Note: The portion of interview preceding this segment was lost due to the missing video files. The interview continues here.
Donald J Horowitz: Okay, we’ve had a little break, and . . .
DJH: Actually chatted a little bit in the break . . .
DJH: . . . and I’m going to come back to Mr. Ngeze and, and we were talking a bit about one’s reaction to somebody who's been convicted of . . .
DJH: . . . difficult crimes and yet . . .
DJH: . . . you get to know them personally.
DJH: And you told me a little story about Valentine’s Day.
DJH: And, and, and yeah, you, you s-, you’ve s-, agreed to tell the story on-, on-online, on- . . .
DJH: But also, I’d like to understand what it meant to you, in, in a way. Okay.
Well, we were talking about, you know, the use of the word ‘unsettling’ before and how I found the experience of working for Hassan at times unsettling. You’re drawn to him as a person, because he’s charming and charismatic, yet you’re aware that he is charged, has been found guilty for multiple crimes and then those crimes, or some of them, were upheld on appeal.
So he’s a convicted genocidaire, and you’re engaged with the Rwandan process and, and the victims, so you understand what that means. I think, you know, Hassan and I had, you know, what was an affinity to each other in some ways, and that I was very engaged with the academic side of the appeal and, and explaining that to him, which is I think why he really valued my counsel.
I received many thank-you notes and, and, and letters from him during that process and afterwards. But it was an interesting moment. On, on the 14th of February, 2007 where we turned up at the UNDF and there aren’t many young ladies floating around the detention facility. And . . .
DJH: By ‘we,’ you're talking about the defense team, or?
Well, myself and the co-counsel, a Tanzanian . . .
. . . gentleman called Dev Kapoor. So we arrived at the detention facility, we go through the security checks, and just as we are walking in to the interview room where we told – we’re told that Hassan was waiting for us, the co-counselors, you know, asked to go and see, briefly, the commanding officer.
And I am left, which is rather unusual, with Hassan for a, for a few moments on my own. And you know, Hassan had a, always had a very sort of gripping handshake. Always the sort of handshake that goes on for slightly longer than you’re used to and he, he grabbed my hand and shook it, and he said, “Lucy,” you know, “What is the day today? What is the day?”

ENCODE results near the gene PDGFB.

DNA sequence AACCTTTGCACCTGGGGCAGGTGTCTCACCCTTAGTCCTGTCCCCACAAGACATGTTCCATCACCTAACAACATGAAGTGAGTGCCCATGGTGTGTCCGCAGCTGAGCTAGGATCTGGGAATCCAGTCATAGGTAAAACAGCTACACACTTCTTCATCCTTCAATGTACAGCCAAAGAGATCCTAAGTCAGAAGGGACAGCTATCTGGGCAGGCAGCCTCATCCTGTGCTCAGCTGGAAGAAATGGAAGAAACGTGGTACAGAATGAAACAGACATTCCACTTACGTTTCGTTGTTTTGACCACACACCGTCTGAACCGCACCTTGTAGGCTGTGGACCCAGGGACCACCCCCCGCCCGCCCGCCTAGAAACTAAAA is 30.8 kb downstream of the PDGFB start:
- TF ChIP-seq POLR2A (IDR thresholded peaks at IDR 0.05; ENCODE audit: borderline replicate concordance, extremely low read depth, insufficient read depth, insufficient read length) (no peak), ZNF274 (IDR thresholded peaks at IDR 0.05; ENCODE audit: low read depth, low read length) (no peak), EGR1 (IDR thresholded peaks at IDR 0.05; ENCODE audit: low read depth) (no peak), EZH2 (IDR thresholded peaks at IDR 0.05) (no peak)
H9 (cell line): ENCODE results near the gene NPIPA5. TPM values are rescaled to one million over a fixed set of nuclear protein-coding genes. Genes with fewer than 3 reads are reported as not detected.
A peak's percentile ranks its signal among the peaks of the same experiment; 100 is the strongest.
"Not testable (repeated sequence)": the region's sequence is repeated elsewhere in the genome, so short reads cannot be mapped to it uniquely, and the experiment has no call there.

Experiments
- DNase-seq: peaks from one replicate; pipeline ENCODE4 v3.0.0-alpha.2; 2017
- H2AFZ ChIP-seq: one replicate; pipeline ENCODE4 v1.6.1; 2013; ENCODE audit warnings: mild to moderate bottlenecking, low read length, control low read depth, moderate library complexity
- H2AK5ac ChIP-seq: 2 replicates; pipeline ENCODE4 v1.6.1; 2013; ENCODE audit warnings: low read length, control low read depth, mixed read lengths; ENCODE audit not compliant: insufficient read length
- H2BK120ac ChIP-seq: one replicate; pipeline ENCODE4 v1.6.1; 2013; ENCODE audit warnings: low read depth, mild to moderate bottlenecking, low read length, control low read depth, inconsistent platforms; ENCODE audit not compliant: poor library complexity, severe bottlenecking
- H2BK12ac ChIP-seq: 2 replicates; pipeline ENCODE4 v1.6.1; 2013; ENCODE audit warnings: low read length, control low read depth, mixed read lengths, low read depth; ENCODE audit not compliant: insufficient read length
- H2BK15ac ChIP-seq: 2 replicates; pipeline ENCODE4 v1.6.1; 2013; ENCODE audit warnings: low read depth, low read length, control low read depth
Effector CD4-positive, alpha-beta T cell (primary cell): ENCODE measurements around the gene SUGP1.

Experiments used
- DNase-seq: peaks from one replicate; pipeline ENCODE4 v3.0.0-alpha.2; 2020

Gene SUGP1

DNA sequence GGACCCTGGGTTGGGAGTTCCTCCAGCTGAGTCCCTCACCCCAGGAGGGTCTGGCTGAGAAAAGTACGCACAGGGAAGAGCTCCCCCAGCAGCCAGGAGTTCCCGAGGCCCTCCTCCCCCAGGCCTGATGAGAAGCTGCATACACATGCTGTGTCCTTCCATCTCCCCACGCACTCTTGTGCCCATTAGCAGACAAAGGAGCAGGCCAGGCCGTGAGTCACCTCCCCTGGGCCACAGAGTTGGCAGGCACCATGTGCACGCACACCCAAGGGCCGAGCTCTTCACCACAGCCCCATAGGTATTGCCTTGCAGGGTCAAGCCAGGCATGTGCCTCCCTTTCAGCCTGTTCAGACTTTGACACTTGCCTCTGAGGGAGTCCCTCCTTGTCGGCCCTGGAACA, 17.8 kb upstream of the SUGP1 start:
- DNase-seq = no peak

And I could see what day it was. I mean, when I was aware of which day it was, it was Valentine’s Day. But also, Hassan was wearing a sort of three-piece black suit with a waistcoat, a red shirt. It had a rose in one lapel and a big fluffy red heart with ‘I love you’ on it on the other side of his jacket, attached with a paperclip.
And so I said, you know, trying to be professional, “Well, Hassan, it’s a Wednesday.” And he said, “No, but what other day is it?” And I said, “I'm not sure.” He’s, “Lucy! It’s the international day of love! It’s the international day of love! It’s Valentine's Day.” And I said, “Oh, that’s rather nice.”
And just as I was working out how I would change the subject to something more legal, co- counsel arrived and had the same response as I did – although I didn't articulate it – which is, “Hassan, you look rather dashing today. Look at you! You don’t normally dress like this.”
And he goes, “There’s two reasons. There’s two reasons.” And grabbed co- counsel’s hand and co- counsel said, “Well, what might that be?” He goes, “Well, the first it’s, is, it’s Valentine's Day, the international day of love. And the second is that Lucy is here.”
And at that moment, I realized perhaps that Hassan’s enthusiasm for me ventured further than just providing him some, you know, articulated or clear legal advice, and perhaps that I was also a young lady in a detention facility providing a, another kind of distraction, which I found interesting.
I mean, he was my first client. So I mean, it’s just an anecdote that springs to mind about what it may have been like, working for him. Yeah. Mm.
DJH: Mm-hmm. And sometimes a bit unsettling, I think is the word (___). Yeah, okay.
Is the word, yeah. Exactly.
DJH: Well thank you for sharing that.